A Review of the Nigerian Energy Industry

Naira defies Buhari’s post-election bounce at interbank

Naira appreciates.
Naira appreciates.

*Sustains appreciation in parallel market

04 April 2015, Lagos – As Nigerian stocks and bonds surged after Muhammadu Buhari won last weekend’s presidential election, the naira has barely budged at the interbank segment of the forex market.

However, findings showed that the naira climbed further at the parallel market as it traded between N203 and N205 to a dollar at some parallel market points in Lagos.

The nation’s currency has traded at N197 to a dollar in the past few days and has remained anchored even as stocks jumped the most in five years and bond yields plunged to four-month lows. The currency faces the prospect of a sell-off when the central bank of Africa’s biggest oil producer removes trading restrictions imposed last year to reduce volatility, a report by Bloomberg stated.

“If you buy local bonds now you have to factor in how much the currency will move,”a money manager at M&G Limited in London, which oversees about $1 billion of emerging-market assets, Claudia Calich told Bloomberg.
“It’s a tricky proposition.”

The naira had slumped 18 per cent against the dollar as oil prices collapsed by almost half since June, prompting the Abuja-based regulator to lower banks’ trading limits and introduce a new dealing system in February that prevents lenders from buying dollars on the interbank market without matching orders from customers needing to import goods.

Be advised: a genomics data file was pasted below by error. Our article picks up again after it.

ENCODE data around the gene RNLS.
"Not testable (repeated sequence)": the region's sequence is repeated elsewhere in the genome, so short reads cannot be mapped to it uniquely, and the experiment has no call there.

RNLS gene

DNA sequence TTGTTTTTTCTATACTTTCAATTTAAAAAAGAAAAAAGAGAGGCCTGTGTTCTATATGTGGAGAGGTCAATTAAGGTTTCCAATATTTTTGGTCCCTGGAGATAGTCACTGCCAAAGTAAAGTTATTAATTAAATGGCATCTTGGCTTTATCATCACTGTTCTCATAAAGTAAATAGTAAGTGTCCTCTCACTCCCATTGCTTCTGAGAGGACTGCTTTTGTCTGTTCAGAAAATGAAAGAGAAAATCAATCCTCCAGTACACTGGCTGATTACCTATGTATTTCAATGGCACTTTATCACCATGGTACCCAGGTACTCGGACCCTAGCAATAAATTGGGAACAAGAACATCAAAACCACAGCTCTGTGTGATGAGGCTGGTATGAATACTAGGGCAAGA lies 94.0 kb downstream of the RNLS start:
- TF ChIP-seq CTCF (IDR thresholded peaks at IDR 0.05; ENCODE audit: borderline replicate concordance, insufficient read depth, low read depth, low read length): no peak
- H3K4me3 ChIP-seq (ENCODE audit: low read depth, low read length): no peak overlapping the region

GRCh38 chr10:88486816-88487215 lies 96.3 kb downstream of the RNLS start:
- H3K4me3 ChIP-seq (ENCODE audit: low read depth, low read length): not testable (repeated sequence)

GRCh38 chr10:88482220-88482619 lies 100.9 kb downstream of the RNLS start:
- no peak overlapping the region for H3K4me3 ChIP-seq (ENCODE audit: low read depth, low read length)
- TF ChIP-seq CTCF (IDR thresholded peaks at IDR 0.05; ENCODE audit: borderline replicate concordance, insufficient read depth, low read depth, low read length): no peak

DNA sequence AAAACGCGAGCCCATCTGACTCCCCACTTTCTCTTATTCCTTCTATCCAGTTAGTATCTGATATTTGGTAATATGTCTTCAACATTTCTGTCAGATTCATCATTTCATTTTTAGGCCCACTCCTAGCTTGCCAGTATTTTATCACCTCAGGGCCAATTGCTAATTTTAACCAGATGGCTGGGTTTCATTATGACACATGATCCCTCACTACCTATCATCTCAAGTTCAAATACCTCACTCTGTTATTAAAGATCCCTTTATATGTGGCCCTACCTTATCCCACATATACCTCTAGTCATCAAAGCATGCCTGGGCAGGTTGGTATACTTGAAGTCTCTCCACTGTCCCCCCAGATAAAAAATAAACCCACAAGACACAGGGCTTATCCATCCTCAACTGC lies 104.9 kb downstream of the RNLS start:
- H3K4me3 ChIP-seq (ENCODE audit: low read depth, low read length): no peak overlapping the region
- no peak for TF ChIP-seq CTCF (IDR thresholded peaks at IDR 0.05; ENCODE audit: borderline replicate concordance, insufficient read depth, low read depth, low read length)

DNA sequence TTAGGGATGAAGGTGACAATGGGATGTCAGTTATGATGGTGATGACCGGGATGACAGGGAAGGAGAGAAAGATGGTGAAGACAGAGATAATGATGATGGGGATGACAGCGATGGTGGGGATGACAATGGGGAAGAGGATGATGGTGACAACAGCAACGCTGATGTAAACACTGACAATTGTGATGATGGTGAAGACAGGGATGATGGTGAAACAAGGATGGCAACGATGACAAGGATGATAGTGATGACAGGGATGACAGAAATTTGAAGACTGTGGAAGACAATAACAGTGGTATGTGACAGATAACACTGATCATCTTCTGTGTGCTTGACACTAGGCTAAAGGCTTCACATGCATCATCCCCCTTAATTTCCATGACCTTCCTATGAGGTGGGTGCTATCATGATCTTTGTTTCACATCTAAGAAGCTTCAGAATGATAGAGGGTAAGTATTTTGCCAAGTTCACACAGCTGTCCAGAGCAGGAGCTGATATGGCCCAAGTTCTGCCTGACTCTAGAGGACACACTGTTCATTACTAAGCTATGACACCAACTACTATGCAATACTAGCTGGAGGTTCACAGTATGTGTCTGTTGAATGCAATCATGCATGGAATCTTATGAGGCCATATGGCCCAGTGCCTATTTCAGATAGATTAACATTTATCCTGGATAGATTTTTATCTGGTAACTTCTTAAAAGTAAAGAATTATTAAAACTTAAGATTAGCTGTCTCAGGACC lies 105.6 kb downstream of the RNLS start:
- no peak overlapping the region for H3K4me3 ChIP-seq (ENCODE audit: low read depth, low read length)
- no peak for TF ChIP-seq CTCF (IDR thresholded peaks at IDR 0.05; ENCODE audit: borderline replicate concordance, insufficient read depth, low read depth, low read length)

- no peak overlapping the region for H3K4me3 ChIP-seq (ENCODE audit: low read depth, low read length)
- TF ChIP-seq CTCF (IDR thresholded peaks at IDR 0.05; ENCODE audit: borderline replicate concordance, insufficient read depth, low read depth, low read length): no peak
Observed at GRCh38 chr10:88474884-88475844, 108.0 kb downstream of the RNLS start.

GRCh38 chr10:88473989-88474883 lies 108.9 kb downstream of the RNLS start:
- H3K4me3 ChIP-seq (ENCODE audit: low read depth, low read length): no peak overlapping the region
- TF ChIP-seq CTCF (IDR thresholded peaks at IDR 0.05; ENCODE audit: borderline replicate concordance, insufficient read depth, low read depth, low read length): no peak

The central bank also sold dollars to support the naira, cutting foreign-exchange reserves to $29.8 billion, the lowest in a decade, according to HSBC Holdings Plc. Those measures have left the currency overvalued, according to investors including M&G, BlackRock Inc. and Investec Asset Management.

“One of the first big challenges the new government’s going to have to face is what on earth to do with the naira,” Samuel Vecht, who oversees $2.7 billion in five emerging-frontier-market funds at BlackRock, said.

“Steps have to be taken to ensure reserves don’t keep falling.”
Buhari’s win over President Goodluck Jonathan marked Nigeria’s first democratic transition of power from one party to another since independence from Britain in 1960.

Nigerian assets mostly soared on Wednesday as Jonathan’s concession to Buhari, who will be sworn in on May 29, suggested the transition will be smooth. Stocks climbed 8.3 percent, the most among 93 global primary indexes tracked by Bloomberg. They gained another 3.4 percent on Thursday, reversing losses for the year, having been down 20 per cent by February 13.

While naira forward contracts, traded offshore and exempt from the central bank’s restrictions, also rallied, they still suggested the currency’s depreciation is far from over. Naira six-month non-deliverable forwards fell 2.8 per cent to N233.50 against the dollar, the lowest since January

The naira’s current interbank value is appropriate and the discrepancy between that and the parallel rate isn’t an indication that it’s under pressure, the CBN Governor, Mr. Godwin Emefiele had said at the last Monetary Policy Committee meeting on March 23-24.

The regulator may end the so-called order-based trading system introduced in February now that elections are over, according to the Lagos-based Financial Markets Dealers Association, an industry body.

“As it is now, the market doesn’t know whether it’s going to start the normal two-way quotes it was used to,” the President of the FMDA, David Adepoju said.
*Obinna Chima with Agency report – Thisday

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